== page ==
A recently identified feathered dinosaur found deep in West Texas reinforces an emerging view that creatures like it were more diverse and widespread in North America than previously thought, according to a new study.
The species — a turkey-sized herbivore called Leptorhynchos gaddisi — belongs to a broader group of bird-like dinosaurs characterized by toothless beaks and long, slender claws, said researchers, who analyzed fossils found near Big Bend National Park at a site dating to about 75 million years ago.
The broader group to which Leptorhynchos (“little jaw”) belongs — the bird-like caenagnathids — was previously known from fossils found in Asia, western Canada, and Utah. The Texas fossils represent the southernmost evidence of caenagnathids in North America, expanding their known range and variety.
Unlike their carnivorous cousin Velociraptor, caenagnathids had parrot-like beaks specialized for shearing tough food, suggesting a diet of plants.
“We have a pretty good understanding of what the larger dinosaurs looked like,” said Nicholas R. Longrich, a postdoctoral researcher at Yale University and lead author of the paper, published April 26 in the Bulletin of the Peabody Museum of Natural History. “We have a much poorer picture of small dinosaurs. Leptorhynchos helps fill in the gap. It also supports the idea that there were different dinosaur species in different regions. We’re just starting to scratch the surface in terms of dinosaur diversity. It’s not all giant horned beasts.”
In the paper, Longrich and co-authors also reassess the evolutionary history of North American caenagnathids and offer a revised classification system that expands the total number of species to at least six, from three or four previously recognized. They used jaw bones as the primary point of differentiation. Leptorhynchos adds to the new total, as does the resurrection of an older species, Caenagnathus collinsi.
“The remarkable thing about caenagnathids is that they had a wide range of beak shapes — like modern birds, and specifically Darwin’s finches,” said Longrich. “Each species has a different beak structure. You could have a lot of different species in one environment because they ate different kinds of foods, which is how different species of Darwin’s finches coexist. So, in a way, the evolution of modern dinosaurs — birds — provides insight into ancient, extinct dinosaurs.”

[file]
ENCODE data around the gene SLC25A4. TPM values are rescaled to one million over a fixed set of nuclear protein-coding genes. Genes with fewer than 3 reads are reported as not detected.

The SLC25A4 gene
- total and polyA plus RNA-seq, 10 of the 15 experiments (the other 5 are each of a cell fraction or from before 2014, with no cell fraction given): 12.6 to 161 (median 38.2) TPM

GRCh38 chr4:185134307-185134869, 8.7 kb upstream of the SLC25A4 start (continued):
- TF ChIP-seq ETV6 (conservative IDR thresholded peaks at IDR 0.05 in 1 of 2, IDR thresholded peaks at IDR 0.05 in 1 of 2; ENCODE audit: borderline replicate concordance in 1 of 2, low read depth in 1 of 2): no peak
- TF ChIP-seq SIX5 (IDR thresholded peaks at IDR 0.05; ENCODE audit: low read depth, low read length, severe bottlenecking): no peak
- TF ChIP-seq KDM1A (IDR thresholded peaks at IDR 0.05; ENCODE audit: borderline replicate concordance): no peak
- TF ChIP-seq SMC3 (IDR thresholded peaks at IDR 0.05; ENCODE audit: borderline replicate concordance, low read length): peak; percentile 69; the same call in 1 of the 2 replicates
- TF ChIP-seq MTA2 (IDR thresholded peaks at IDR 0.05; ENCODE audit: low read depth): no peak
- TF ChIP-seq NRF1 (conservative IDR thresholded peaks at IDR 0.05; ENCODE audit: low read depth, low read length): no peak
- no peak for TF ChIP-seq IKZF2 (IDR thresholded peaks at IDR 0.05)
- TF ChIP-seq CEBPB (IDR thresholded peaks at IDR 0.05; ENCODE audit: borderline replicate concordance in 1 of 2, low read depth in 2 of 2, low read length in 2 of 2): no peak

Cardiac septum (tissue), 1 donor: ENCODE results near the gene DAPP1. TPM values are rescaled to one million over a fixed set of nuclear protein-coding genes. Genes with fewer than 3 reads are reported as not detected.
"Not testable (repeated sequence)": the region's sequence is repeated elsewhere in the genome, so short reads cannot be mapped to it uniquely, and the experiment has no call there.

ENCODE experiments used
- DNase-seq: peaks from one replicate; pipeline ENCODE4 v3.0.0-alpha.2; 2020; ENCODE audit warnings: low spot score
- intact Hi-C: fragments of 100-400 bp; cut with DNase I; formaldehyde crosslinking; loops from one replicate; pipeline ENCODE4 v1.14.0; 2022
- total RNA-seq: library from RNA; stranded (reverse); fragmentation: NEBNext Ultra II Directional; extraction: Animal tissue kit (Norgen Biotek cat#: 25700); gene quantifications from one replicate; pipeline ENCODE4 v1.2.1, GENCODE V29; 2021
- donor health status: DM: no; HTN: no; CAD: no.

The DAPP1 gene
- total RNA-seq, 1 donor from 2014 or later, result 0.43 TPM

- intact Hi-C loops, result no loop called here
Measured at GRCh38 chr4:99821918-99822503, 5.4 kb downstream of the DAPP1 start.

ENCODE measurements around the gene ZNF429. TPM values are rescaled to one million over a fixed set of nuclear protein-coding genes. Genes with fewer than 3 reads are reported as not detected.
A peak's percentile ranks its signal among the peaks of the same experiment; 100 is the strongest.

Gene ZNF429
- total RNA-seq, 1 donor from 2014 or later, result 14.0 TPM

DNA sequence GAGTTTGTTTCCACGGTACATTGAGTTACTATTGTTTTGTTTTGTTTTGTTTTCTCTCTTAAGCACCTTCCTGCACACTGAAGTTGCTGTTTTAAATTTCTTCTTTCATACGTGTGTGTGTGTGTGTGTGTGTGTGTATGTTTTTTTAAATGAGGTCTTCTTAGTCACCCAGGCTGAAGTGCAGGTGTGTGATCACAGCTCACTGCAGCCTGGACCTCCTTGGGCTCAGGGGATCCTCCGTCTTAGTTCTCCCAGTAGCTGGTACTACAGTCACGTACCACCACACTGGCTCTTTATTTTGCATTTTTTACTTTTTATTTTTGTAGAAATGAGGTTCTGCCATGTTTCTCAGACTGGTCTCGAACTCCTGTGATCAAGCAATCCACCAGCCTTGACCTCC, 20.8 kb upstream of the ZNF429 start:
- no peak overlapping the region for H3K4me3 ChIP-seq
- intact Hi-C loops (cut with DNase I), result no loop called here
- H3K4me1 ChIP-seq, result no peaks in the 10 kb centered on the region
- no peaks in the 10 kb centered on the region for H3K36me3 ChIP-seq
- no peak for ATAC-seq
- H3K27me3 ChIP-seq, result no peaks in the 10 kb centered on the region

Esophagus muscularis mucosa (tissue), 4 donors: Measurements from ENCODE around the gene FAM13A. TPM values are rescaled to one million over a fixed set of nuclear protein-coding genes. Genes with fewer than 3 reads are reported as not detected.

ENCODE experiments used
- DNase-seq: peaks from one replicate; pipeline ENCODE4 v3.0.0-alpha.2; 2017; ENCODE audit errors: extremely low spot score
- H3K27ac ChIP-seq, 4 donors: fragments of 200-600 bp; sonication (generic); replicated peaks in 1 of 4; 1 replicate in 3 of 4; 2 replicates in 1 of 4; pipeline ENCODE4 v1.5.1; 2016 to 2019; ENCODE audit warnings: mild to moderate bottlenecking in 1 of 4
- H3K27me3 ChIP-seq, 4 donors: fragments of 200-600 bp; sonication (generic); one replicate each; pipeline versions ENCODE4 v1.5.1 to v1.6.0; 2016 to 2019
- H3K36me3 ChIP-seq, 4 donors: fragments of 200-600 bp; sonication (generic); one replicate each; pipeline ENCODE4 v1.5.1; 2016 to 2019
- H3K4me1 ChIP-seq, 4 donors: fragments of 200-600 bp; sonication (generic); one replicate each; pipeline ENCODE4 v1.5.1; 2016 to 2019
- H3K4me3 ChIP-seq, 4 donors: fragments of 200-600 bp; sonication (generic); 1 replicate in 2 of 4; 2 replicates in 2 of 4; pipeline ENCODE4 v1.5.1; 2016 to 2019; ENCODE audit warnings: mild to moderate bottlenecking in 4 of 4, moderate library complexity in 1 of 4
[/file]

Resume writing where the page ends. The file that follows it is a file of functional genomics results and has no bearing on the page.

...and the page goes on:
Leptorhynchos was identified and distinguished from closely related species primarily on the basis of its jaw proportions and shape. The chin is more rounded than the chin of its Canadian relative, Leptorhynchos elegans, and the beak is not as strongly upturned.
“These are subtle differences, but they mean we’re dealing with different species,” said Longrich. “If you look at modern birds, one of the things that distinguishes a crow from a raven, or two types of albatrosses from each other, is the beak proportions. We can do the same thing with dinosaurs that we do with modern birds, and identify them using beak shapes.”
Fossil collectors Ken Barnes, Scott Clark, and Larry Millar of Texas discovered the new fossils in the Aguja Formation, near Terlingua, Texas, just outside of Big Bend National Park. The Aguja Formation has previously yielded the horned dinosaur Agujaceratops and the small bone-headed dinosaur Texacephale. The site is generally considered to be about 71-84 million years old. The collectors, all based in Texas, have been searching the site for 14 years, often with student volunteers from local high schools.
The paper is titled “Caenagnathidae from the Upper Campanian Aguja Formation of West Texas, and a Revision of the Caenagnathinae.” The Yale Institute for Biospheric Studies supported the research.